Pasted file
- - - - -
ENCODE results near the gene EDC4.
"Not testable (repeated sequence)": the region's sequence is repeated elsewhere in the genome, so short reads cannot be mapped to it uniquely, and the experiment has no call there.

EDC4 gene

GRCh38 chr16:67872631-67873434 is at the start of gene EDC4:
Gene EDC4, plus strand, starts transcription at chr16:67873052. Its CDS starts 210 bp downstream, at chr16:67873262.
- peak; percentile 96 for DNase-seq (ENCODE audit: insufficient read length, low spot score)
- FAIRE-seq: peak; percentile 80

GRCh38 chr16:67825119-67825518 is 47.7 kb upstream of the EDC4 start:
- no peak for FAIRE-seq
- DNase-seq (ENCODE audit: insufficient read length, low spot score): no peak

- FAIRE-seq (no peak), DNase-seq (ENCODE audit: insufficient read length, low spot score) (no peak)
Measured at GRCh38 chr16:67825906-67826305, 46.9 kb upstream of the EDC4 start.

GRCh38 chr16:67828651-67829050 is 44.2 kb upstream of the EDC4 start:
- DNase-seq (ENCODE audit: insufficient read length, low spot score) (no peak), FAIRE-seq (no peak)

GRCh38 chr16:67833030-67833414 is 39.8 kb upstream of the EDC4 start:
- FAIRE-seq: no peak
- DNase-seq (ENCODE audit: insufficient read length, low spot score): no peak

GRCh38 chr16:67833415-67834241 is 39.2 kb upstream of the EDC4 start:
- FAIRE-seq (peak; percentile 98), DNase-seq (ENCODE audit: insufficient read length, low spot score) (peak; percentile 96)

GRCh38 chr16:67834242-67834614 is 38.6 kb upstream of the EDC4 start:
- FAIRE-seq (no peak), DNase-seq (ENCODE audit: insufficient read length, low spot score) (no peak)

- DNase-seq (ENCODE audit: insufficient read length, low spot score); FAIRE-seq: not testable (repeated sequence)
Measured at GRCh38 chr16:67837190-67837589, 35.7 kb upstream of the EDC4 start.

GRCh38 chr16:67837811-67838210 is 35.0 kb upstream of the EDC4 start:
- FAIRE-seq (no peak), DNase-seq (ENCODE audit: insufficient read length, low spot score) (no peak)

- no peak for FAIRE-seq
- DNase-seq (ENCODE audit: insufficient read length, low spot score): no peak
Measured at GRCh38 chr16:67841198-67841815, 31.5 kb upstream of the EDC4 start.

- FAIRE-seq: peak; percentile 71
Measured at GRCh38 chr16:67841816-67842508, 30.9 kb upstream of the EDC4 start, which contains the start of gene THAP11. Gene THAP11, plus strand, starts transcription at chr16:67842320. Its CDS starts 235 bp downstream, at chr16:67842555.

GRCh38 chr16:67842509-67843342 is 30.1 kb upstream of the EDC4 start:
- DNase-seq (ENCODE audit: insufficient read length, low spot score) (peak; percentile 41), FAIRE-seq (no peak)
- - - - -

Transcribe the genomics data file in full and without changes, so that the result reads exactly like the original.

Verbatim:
ENCODE results near the gene EDC4.
"Not testable (repeated sequence)": the region's sequence is repeated elsewhere in the genome, so short reads cannot be mapped to it uniquely, and the experiment has no call there.

EDC4 gene

GRCh38 chr16:67872631-67873434 is at the start of gene EDC4:
Gene EDC4, plus strand, starts transcription at chr16:67873052. Its CDS starts 210 bp downstream, at chr16:67873262.
- peak; percentile 96 for DNase-seq (ENCODE audit: insufficient read length, low spot score)
- FAIRE-seq: peak; percentile 80

GRCh38 chr16:67825119-67825518 is 47.7 kb upstream of the EDC4 start:
- no peak for FAIRE-seq
- DNase-seq (ENCODE audit: insufficient read length, low spot score): no peak

- FAIRE-seq (no peak), DNase-seq (ENCODE audit: insufficient read length, low spot score) (no peak)
Measured at GRCh38 chr16:67825906-67826305, 46.9 kb upstream of the EDC4 start.

GRCh38 chr16:67828651-67829050 is 44.2 kb upstream of the EDC4 start:
- DNase-seq (ENCODE audit: insufficient read length, low spot score) (no peak), FAIRE-seq (no peak)

GRCh38 chr16:67833030-67833414 is 39.8 kb upstream of the EDC4 start:
- FAIRE-seq: no peak
- DNase-seq (ENCODE audit: insufficient read length, low spot score): no peak

GRCh38 chr16:67833415-67834241 is 39.2 kb upstream of the EDC4 start:
- FAIRE-seq (peak; percentile 98), DNase-seq (ENCODE audit: insufficient read length, low spot score) (peak; percentile 96)

GRCh38 chr16:67834242-67834614 is 38.6 kb upstream of the EDC4 start:
- FAIRE-seq (no peak), DNase-seq (ENCODE audit: insufficient read length, low spot score) (no peak)

- DNase-seq (ENCODE audit: insufficient read length, low spot score); FAIRE-seq: not testable (repeated sequence)
Measured at GRCh38 chr16:67837190-67837589, 35.7 kb upstream of the EDC4 start.

GRCh38 chr16:67837811-67838210 is 35.0 kb upstream of the EDC4 start:
- FAIRE-seq (no peak), DNase-seq (ENCODE audit: insufficient read length, low spot score) (no peak)

- no peak for FAIRE-seq
- DNase-seq (ENCODE audit: insufficient read length, low spot score): no peak
Measured at GRCh38 chr16:67841198-67841815, 31.5 kb upstream of the EDC4 start.

- FAIRE-seq: peak; percentile 71
Measured at GRCh38 chr16:67841816-67842508, 30.9 kb upstream of the EDC4 start, which contains the start of gene THAP11. Gene THAP11, plus strand, starts transcription at chr16:67842320. Its CDS starts 235 bp downstream, at chr16:67842555.

GRCh38 chr16:67842509-67843342 is 30.1 kb upstream of the EDC4 start:
- DNase-seq (ENCODE audit: insufficient read length, low spot score) (peak; percentile 41), FAIRE-seq (no peak)